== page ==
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Bilge Ventilation For Outboard Boats
Posted: Sun Nov 12, 2017 6:04 am
I'm curious to know if anyone has installed bilge ventilation (either natural or powered) for an under the deck gas tank of an outboard powered boat. If you have how was it done?
Re: Bilge Ventilation For Outboard Boats
Posted: Tue Nov 14, 2017 3:32 pm
ehsvp, not sure if this is applicable as a reply but I've included sealed voids in welded aluminum construction since the 1970's in boats of various sizes I've designed and built. A sealed void in metal will provide some tremendous forces in the boat's structure if not vented to allow daily temperature swings to adjust the air volume inside a void.
Moving to the case of a sealed deck welded to the sides of the hull so the volume below the deck is filled with air but water can't get in- those bilge areas should be at the least vented to allow air volume adjustment or... the bilge will be under pressure if the deck is warmed in the sun or vacuum is the boat is on the water when the sun goes down or even behind a cloud!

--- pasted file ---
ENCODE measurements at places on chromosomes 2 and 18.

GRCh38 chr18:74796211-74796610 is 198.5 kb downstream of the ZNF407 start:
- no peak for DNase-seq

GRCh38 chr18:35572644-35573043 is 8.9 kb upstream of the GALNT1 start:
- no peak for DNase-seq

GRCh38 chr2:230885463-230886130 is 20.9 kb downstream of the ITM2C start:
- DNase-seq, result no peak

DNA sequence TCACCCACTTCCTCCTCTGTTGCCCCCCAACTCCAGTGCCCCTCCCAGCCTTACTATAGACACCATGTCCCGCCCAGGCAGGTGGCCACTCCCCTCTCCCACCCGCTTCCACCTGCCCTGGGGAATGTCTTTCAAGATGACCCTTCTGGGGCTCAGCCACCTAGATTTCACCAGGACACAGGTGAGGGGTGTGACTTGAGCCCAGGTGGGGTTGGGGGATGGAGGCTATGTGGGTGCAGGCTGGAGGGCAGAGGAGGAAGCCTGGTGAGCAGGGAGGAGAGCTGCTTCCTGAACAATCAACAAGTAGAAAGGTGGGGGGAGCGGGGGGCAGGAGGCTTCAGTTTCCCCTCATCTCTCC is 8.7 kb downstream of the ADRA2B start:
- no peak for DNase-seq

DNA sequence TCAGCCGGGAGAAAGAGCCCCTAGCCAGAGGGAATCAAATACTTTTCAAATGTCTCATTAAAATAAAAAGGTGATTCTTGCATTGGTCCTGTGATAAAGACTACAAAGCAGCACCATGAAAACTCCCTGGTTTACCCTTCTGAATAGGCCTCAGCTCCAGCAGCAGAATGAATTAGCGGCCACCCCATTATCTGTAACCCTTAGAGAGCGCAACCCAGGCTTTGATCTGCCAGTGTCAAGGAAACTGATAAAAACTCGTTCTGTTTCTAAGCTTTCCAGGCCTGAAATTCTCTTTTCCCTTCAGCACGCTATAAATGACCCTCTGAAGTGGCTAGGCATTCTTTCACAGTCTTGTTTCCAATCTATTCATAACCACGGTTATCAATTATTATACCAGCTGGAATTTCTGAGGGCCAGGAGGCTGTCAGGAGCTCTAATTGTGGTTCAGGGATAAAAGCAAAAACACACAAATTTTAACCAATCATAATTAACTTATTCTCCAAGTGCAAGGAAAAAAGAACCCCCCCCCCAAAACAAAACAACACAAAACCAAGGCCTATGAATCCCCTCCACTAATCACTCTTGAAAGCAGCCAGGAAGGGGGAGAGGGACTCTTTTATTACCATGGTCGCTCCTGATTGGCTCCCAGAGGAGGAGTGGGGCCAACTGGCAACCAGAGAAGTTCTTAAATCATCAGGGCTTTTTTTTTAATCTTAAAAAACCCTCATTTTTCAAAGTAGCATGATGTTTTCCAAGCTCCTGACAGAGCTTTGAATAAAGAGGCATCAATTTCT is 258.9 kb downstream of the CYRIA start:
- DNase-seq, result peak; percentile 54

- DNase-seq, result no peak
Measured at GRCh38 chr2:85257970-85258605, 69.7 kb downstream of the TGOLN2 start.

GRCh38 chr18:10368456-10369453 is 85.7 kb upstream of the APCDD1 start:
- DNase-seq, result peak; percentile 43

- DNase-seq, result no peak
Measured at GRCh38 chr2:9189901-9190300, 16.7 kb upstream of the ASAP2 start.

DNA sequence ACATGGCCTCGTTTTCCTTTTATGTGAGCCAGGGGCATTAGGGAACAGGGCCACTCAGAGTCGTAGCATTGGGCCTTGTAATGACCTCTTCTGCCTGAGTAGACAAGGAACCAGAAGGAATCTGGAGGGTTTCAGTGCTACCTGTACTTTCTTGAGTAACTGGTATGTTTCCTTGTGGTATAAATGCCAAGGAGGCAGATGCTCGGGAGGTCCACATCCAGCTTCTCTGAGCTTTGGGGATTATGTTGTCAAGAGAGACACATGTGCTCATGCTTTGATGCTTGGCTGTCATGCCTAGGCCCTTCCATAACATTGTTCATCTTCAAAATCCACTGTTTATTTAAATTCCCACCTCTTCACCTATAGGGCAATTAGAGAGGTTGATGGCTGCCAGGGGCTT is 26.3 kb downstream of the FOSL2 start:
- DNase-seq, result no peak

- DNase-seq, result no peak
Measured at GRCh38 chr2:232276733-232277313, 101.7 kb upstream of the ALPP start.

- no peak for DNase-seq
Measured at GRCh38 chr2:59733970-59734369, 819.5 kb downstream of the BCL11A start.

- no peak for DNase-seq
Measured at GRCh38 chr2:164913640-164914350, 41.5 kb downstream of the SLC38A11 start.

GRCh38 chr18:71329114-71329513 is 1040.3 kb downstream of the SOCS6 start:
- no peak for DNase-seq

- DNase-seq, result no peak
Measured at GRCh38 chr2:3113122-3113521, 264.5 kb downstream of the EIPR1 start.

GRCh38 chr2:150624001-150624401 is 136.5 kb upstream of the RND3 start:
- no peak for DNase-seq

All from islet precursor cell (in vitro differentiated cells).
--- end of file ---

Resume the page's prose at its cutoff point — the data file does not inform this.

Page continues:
I use a 1/2 NPT coupling welded to the deck, usually in the after corners where there is a locker or low traffic, but I have done the deck vent inside a centered, free standing console too. I used SS industrial tubing and matching fittings to create as tall a 'goose neck' as the gunwale or console allows. I don't vent the tubing overboard just into the space below the sheer clamp/guard deck/gunwale plate or below the console top.
I don't consider any tank installation that is properly designed, built and installed with fuel proof hose as even a remote possibility of requiring a separate 'fumes' or vapors vent. (Although Capt'n Dave had just such a mishap recently posted here for review: I considered that the result of poor design and lack of provision for owner maintenance- not normal use but a system failure due to inadequate design provisions BEFORE the build)
If, for any reason, I was involved with a tank installation that required a separate fume or vapor vent from the tank being inclosed in a sealed void: I would personally think it was necessary to create a dedicated tank only volume- a separate and dedicated volume inside the bilge or other locations- dedicated to secondary containment of the tank's potential fugitive emissions.
If I put a tank under a deck, I don't think it will need space venting for hydrocarbon vapors? I do vent decks with open tubing but that is to accommodate temperature driven volume changes - not gas fumes.
Not sure I've addressed your question? If not? please feel free to restate and show a little more of your thinking so I could try to address the point a little better?